They say that any tool that has ever been invented is still being used by somebody somewhere in the world. Of course shoe horns are still used but it does seem like they’re being used less and less.
There are many times in the office when we see someone struggling to get on their shoe and since we always have shoe horns hanging up right behind them we often hand them one and notice how much easier it is for them to put on the shoes. Sometimes we get a blank stare as if they are wondering what a shoe horn is and how it’s used.
Unless your shoe is loose or is a slip on that you can slide on without damaging the back of the shoe, a shoehorn is an invaluable little device. It protects the back of your shoe and helps your shoe slide on your foot easily. Did you know shoe horns date from the Middle Ages?
Wikipedia has the following information:
Shoehorns appear to have originated in the late Middle Ages or Renaissance; in English a “schoying horne” is mentioned in the 15th century, though the French word chausse-pied is only found during the last half of the 16th century. Elizabeth I of England bought 18 shoe horns from her shoemaker Garrett Johnson between 1563 and 1566, then in 1567 ordered four more in steel from the blacksmiths Gilbert Polson and Richard Jeffrey, and then needed no more until 1586. Presumably these were used by many people in her household.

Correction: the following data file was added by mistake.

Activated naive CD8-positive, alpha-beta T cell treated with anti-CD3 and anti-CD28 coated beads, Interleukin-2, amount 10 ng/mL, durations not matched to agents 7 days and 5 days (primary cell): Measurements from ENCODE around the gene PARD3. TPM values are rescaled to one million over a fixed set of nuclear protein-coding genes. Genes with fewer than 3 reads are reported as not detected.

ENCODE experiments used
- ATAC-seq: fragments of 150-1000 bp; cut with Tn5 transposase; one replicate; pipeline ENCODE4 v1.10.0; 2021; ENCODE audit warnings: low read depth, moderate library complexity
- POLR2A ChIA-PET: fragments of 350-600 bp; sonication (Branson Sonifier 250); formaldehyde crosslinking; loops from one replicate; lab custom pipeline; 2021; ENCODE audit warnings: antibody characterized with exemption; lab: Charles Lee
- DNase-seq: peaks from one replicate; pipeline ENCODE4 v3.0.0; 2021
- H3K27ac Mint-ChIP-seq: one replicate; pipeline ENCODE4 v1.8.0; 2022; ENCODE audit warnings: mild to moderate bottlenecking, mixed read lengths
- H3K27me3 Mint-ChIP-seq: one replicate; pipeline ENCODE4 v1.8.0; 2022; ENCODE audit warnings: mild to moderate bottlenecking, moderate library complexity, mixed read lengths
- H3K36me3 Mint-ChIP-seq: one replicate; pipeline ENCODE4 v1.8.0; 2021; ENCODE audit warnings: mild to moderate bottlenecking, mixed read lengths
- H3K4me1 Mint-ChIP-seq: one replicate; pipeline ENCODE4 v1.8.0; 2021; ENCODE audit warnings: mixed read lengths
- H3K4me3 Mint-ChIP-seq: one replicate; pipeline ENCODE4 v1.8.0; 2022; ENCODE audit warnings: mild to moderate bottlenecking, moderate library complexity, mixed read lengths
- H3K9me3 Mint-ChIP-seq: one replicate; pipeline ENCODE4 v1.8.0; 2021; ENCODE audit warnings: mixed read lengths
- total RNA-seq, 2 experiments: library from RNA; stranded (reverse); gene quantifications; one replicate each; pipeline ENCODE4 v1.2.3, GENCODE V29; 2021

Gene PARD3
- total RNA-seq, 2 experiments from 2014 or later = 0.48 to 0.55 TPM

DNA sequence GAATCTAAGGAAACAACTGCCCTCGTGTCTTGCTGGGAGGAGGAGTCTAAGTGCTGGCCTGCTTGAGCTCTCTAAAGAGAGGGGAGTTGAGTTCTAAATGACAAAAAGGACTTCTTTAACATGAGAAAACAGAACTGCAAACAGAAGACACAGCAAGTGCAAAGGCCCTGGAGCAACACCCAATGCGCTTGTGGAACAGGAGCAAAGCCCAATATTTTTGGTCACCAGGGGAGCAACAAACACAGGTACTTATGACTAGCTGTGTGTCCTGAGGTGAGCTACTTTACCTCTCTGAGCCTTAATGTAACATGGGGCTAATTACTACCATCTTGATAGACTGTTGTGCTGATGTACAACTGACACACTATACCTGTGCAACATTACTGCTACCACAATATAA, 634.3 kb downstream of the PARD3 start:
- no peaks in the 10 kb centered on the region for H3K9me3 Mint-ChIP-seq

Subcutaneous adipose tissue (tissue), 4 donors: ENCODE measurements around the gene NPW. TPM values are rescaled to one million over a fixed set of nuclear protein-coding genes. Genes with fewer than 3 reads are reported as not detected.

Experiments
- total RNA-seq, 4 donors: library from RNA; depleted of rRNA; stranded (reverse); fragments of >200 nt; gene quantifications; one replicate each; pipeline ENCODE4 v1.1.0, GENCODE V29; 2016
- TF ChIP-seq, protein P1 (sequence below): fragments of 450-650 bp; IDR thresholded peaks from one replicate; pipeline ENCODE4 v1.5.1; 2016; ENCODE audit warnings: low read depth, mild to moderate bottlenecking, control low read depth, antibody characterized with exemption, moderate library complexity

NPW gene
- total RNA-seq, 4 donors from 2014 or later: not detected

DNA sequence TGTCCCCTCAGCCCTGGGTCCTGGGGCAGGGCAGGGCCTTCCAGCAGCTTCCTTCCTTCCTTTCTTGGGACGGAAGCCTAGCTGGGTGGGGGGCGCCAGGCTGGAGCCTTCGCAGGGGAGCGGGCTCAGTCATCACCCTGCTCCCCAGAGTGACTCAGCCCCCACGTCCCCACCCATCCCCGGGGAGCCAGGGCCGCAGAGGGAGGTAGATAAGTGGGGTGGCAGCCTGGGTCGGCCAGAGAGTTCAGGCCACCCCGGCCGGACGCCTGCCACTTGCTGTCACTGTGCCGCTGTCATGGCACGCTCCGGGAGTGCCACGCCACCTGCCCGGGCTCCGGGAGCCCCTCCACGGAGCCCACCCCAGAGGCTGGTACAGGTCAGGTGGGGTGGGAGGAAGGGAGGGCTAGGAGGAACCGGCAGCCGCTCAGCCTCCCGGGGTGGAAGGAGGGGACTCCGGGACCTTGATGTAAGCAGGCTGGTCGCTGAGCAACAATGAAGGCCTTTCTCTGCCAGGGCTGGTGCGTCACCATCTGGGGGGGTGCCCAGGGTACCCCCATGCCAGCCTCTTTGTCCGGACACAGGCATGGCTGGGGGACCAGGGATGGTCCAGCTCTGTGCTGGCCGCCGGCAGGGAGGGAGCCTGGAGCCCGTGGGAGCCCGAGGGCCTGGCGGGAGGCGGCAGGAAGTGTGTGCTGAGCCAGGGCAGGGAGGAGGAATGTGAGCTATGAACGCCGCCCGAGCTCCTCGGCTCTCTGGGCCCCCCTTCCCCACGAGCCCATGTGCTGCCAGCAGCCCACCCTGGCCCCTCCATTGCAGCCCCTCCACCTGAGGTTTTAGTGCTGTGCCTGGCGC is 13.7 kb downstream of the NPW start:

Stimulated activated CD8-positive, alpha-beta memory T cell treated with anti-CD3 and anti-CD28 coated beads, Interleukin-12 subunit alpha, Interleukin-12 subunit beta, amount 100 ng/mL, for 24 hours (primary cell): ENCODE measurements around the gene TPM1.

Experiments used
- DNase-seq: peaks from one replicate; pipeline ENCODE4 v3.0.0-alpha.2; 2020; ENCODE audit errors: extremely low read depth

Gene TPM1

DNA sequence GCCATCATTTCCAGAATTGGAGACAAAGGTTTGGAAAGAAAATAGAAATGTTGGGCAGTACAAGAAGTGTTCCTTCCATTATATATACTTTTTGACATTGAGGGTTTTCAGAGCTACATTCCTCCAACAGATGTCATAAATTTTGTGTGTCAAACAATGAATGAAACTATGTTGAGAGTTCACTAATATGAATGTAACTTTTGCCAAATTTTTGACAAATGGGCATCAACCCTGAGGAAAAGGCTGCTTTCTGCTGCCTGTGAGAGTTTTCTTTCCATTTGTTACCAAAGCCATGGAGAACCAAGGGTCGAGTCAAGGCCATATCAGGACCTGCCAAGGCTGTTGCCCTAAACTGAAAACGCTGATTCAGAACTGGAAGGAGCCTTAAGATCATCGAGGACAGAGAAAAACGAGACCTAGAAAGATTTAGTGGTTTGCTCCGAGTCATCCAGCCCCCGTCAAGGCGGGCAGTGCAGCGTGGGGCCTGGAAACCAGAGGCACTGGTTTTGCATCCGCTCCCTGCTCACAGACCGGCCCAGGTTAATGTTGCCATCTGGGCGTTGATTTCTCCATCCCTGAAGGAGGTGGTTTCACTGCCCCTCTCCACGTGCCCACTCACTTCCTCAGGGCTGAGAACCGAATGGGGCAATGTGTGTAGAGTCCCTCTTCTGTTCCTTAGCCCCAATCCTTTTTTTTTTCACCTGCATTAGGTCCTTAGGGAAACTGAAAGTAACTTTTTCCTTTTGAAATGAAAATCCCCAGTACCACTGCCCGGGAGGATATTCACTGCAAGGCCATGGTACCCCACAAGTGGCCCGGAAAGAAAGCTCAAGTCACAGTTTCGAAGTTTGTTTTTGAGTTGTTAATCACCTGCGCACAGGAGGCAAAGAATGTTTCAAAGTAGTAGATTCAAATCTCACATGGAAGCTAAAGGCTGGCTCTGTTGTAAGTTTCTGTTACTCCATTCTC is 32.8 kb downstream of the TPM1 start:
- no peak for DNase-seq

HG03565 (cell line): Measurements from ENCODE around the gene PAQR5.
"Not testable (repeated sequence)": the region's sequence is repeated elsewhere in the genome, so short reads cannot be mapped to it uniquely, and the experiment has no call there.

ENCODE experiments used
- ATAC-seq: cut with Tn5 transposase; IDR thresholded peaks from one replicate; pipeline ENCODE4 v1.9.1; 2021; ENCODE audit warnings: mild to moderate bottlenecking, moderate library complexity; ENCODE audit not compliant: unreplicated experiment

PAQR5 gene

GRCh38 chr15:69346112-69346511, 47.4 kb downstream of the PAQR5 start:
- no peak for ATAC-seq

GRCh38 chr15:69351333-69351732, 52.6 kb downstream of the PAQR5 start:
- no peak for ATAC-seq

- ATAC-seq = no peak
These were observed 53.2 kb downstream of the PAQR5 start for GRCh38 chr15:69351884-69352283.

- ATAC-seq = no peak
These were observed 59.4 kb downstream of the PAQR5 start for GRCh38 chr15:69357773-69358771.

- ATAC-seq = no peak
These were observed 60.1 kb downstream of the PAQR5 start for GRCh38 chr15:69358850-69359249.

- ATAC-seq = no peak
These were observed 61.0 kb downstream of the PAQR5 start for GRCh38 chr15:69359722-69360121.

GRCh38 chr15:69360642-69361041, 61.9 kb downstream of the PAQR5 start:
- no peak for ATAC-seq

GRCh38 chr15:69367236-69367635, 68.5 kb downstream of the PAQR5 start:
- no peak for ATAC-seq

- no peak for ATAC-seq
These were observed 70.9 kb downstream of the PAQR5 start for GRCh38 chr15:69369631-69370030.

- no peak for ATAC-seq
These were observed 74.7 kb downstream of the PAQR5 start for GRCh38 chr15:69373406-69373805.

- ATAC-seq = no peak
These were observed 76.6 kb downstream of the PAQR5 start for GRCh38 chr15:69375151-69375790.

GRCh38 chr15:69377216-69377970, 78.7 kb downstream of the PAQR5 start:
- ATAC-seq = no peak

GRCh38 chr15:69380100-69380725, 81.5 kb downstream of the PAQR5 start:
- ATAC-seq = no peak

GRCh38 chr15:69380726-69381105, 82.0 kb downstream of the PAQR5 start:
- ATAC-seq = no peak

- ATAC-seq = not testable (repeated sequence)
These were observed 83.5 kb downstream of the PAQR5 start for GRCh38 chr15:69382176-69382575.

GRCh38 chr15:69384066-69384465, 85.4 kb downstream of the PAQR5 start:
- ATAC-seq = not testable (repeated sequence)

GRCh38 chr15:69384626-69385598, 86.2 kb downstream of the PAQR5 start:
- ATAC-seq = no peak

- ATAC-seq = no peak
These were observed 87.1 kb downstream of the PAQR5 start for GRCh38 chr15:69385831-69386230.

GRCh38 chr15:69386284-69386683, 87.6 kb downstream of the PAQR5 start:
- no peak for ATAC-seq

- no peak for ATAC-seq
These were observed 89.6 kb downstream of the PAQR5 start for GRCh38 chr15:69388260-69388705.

A group of more than 20 known English shoe horns are all signed and dated, to between 1593 and 1613, and made by Robert Mindum. All also are inscribed with the names of their owners; These include both men and women, including “JANE HIS WIFE” in 1612. The inscription on one is typical: “THIS IS AMBRES BVCKELLS SHOING HORNE MADE BY ROBART MINDVM ANNO DOMINI 1598”. There is also other engraved decoration on all, including heraldic medallions, geometric designs and flowers, covering most of the surfaces, in a style characteristic of later scrimshaw. Their shape is very similar to modern examples, and the longest is 11 inches long; five are turned back at the narrow end in a kind of hook. Several have holes pierced in them, presumably for a cord or leather thong used for pulling them out of the shoe or hanging them up. One owner (“Hamlet Radesdale”, 1593) is described as a citizen of London who is a cooper; none of the owners seem to be recorded otherwise. Joan Evans suggested, given the nature of the inscriptions, that Robert Mindum made them as a hobby and gave them to his friends. A powder horn similarly inscribed and decorated by him also survives.The British Museum also has a similar inscribed and decorated horn by another maker.
Perhaps we should not be surprised that a simple little mechanical device of the right that’s over 400 years old is still useful!